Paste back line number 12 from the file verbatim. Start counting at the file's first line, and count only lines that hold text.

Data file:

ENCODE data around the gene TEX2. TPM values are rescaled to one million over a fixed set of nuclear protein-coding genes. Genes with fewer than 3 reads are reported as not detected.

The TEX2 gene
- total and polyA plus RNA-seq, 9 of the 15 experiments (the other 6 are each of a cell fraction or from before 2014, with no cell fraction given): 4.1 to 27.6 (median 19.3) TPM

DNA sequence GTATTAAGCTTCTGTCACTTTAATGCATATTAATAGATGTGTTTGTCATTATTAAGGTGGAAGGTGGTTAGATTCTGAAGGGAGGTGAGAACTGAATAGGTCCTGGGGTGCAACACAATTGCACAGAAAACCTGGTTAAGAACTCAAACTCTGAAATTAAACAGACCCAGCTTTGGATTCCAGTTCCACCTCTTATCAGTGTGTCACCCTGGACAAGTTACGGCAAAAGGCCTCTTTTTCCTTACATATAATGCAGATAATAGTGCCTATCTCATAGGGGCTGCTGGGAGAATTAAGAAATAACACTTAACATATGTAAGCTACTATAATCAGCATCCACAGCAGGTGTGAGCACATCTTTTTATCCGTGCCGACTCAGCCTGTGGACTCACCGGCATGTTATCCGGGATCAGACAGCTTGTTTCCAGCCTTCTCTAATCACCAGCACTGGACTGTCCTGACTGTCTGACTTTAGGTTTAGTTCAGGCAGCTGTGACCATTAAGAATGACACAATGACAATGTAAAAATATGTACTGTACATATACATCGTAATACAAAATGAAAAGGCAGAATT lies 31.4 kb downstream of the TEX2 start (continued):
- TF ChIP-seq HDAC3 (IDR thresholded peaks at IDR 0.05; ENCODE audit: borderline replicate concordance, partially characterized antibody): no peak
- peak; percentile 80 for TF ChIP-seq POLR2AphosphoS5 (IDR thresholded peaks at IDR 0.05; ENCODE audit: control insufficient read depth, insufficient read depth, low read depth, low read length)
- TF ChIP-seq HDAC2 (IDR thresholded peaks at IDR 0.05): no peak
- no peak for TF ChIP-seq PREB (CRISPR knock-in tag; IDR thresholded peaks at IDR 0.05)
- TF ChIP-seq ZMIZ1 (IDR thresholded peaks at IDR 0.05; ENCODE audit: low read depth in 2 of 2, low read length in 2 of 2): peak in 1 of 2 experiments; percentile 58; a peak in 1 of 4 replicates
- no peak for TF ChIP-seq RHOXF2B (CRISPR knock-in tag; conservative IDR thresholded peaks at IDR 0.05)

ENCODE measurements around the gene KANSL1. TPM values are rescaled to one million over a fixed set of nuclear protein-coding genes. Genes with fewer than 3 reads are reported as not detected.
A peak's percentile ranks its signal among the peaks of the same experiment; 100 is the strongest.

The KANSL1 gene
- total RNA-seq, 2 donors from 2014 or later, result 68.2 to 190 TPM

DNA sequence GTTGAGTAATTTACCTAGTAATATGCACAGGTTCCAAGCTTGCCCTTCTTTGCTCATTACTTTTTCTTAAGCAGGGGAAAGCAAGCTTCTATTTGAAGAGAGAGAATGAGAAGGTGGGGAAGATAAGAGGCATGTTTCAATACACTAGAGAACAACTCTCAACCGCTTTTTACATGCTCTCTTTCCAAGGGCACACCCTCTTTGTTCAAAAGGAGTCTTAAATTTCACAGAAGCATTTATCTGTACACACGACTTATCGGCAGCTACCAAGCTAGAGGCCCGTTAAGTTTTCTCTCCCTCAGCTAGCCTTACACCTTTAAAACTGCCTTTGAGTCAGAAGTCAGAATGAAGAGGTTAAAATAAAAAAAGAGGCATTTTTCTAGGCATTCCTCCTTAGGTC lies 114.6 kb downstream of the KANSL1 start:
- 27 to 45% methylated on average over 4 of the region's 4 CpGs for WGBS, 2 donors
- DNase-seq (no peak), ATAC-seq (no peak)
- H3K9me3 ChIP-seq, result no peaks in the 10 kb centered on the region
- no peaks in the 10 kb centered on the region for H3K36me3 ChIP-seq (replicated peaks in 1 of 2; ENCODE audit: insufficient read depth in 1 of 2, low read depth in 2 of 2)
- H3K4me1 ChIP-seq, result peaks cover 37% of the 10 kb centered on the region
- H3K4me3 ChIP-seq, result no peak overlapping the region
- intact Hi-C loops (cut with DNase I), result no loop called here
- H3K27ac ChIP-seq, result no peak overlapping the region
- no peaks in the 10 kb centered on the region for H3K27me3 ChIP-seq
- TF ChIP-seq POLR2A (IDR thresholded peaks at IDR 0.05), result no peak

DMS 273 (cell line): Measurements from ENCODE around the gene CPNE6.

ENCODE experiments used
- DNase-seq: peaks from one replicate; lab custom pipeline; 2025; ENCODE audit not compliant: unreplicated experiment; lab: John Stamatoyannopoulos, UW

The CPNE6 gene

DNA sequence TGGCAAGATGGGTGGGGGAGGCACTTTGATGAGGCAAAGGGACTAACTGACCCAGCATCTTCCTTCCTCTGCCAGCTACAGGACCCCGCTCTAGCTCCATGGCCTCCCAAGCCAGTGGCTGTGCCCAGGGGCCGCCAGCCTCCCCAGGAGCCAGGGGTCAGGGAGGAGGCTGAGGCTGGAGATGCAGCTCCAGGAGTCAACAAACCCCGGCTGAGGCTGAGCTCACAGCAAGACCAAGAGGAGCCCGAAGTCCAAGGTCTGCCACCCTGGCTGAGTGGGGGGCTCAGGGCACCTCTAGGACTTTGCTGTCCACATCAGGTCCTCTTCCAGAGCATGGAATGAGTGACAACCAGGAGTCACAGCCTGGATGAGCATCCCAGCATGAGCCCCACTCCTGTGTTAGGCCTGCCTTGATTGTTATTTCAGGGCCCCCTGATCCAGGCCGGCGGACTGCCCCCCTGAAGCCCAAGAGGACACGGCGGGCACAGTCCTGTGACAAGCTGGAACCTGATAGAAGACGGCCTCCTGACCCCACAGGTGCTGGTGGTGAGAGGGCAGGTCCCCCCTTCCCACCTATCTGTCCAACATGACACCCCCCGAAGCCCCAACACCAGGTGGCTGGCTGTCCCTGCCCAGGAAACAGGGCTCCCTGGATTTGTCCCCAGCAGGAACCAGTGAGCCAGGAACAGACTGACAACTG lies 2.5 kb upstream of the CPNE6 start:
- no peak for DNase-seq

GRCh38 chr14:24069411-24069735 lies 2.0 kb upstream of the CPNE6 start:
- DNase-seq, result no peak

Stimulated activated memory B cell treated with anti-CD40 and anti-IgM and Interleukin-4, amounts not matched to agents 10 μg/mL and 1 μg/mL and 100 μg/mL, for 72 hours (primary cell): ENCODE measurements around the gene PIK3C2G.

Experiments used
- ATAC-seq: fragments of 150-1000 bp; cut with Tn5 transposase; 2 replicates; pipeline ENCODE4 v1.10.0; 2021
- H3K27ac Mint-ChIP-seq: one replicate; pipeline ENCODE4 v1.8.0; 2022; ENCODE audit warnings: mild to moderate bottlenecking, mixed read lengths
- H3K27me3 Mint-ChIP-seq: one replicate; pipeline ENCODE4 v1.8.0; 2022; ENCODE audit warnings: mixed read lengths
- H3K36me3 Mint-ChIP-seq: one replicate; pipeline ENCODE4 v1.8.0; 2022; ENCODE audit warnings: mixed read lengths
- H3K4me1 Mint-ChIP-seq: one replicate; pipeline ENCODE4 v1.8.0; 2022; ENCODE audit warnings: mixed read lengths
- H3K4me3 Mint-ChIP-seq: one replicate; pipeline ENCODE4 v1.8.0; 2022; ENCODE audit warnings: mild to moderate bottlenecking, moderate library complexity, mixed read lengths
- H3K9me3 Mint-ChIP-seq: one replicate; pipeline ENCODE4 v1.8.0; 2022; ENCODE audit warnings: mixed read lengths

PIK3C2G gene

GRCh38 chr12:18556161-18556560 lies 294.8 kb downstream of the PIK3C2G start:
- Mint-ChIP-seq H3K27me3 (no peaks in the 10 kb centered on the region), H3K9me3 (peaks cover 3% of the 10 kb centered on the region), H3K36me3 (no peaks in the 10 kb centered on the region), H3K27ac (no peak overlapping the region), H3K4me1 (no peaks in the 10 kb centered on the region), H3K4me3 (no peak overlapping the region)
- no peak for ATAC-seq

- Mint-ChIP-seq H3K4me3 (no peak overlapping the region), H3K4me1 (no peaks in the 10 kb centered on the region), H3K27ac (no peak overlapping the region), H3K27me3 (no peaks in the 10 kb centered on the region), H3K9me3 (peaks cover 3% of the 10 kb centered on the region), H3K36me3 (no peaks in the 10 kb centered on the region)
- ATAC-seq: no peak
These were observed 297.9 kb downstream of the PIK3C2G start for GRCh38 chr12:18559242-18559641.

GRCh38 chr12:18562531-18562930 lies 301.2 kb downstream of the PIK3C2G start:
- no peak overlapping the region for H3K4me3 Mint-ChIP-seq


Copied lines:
A peak's percentile ranks its signal among the peaks of the same experiment; 100 is the strongest.